Nanostructured nonprecious metal catalysts for electrochemical reduction of carbon dioxide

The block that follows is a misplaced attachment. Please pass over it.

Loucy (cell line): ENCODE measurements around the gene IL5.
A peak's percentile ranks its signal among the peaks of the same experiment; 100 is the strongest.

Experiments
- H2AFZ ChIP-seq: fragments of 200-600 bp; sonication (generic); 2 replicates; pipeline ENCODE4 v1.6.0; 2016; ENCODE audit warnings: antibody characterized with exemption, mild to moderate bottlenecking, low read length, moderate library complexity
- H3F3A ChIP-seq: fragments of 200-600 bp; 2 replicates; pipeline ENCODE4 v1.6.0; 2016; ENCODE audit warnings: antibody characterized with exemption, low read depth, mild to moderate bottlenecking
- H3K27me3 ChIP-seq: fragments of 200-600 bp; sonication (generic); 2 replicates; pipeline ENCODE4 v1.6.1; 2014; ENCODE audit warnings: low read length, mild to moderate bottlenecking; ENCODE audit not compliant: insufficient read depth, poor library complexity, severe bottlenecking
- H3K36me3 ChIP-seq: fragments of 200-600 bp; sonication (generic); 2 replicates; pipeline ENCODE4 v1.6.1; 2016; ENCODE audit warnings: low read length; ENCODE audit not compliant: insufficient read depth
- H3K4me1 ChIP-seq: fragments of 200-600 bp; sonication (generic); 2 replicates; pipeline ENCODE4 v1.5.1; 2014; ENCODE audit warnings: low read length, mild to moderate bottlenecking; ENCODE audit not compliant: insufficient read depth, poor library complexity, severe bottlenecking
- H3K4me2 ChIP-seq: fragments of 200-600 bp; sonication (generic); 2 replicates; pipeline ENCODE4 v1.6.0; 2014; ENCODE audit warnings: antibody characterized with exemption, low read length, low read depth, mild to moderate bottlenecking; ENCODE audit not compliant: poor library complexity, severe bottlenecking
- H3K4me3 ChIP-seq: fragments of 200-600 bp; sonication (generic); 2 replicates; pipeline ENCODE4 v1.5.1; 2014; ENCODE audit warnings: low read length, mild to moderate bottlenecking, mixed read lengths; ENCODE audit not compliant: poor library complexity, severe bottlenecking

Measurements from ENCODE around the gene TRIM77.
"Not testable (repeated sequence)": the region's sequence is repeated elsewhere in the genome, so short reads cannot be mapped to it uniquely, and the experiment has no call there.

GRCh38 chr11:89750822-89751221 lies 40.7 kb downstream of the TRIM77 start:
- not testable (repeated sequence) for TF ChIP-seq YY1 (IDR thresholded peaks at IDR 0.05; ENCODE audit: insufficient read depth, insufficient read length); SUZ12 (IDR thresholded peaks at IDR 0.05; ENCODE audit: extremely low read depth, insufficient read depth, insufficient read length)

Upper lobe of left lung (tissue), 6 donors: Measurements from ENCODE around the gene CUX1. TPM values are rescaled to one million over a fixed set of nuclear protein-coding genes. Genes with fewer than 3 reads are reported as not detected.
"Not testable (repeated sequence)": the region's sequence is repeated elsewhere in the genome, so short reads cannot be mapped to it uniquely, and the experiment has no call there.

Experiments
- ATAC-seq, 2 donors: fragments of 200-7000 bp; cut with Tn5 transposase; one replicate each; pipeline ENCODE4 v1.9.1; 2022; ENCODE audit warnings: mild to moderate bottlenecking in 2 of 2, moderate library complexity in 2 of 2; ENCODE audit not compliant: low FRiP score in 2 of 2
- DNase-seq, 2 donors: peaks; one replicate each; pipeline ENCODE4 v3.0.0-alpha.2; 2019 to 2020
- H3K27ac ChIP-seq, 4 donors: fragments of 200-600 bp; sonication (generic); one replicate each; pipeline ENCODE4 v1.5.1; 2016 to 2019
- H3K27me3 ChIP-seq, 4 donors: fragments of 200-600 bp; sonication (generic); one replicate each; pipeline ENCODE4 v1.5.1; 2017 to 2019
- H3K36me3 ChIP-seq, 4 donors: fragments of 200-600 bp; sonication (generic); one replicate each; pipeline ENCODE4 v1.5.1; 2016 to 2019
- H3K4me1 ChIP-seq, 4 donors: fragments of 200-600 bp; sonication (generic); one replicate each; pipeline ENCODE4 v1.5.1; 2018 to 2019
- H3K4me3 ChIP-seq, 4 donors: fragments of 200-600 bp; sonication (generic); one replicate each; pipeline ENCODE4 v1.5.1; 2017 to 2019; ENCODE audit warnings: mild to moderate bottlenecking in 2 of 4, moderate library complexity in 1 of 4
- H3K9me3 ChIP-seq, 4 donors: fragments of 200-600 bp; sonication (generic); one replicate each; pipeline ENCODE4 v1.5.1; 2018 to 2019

Electrochemical reduction of carbon dioxide powered by renewable electricity represents a promising solution for energy and environmental sustainability. To enable this technology, active and selective catalysts must be developed. Noble metals exhibit excellent activity but are hampered by their low abundance and high cost. Thus, searching for efficient nonprecious metal catalysts for practical applications is vital. In this review, the recent progress on nanostructured nonprecious metal catalysts for electrochemical reduction of carbon dioxide is summarized. These catalysts are classified into five categories: metals, partially oxidized metals, metal oxides and sulfides, doped carbons, and organic frameworks. The areas of focus are material synthesis, structure and components, catalytic performance, and reaction mechanisms. Several important factors that affect activity, such as particle size, interface strain, grain boundary, crystal facet, oxidation state, heteroatom configuration, and organic hybrid, are discussed. Finally, some perspectives are provided for future developments and directions of the synthesis and functionalization of nonprecious metal catalysts, with emphasis on the potential advantages of nanoporous materials for carbon dioxide reduction.